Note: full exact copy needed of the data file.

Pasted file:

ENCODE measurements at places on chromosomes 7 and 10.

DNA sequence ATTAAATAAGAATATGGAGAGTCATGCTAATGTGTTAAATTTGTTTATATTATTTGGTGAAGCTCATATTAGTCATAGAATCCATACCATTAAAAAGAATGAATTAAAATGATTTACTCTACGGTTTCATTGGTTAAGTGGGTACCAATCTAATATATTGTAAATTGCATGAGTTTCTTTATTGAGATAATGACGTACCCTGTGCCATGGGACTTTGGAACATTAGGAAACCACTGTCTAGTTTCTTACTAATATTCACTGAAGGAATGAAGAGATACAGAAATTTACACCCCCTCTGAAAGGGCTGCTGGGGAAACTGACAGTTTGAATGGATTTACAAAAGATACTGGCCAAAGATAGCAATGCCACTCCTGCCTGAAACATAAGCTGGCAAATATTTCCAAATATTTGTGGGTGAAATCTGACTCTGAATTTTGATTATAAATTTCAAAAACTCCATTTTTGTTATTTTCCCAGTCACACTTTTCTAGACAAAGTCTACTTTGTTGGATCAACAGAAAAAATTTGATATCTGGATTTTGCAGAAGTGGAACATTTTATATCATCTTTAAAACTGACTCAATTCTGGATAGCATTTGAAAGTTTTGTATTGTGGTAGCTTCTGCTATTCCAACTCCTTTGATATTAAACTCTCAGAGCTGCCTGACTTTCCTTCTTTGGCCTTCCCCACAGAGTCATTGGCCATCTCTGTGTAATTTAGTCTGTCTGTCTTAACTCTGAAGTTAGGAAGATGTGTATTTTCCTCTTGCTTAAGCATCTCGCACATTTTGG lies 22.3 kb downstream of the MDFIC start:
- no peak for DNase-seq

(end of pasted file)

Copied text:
ENCODE measurements at places on chromosomes 7 and 10.

DNA sequence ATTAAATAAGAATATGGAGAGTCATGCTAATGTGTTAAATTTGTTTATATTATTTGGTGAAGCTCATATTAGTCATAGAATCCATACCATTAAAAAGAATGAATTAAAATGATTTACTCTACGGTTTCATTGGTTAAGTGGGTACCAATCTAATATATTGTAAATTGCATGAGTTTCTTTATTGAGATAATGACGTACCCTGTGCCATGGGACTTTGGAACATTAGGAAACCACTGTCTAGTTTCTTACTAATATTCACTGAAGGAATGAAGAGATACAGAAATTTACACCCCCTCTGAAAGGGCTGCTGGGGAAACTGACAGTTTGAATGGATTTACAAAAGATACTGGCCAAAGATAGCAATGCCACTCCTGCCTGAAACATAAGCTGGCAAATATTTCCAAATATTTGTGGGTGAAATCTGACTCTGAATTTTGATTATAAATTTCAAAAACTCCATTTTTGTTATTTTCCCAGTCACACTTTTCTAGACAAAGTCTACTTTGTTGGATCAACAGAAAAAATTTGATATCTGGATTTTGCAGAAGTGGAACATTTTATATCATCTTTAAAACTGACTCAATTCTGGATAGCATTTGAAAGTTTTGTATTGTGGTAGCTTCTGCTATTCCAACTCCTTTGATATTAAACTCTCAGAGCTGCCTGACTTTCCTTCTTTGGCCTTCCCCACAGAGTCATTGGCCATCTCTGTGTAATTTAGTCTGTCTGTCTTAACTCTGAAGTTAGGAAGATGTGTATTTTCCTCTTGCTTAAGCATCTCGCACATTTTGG lies 22.3 kb downstream of the MDFIC start:
- no peak for DNase-seq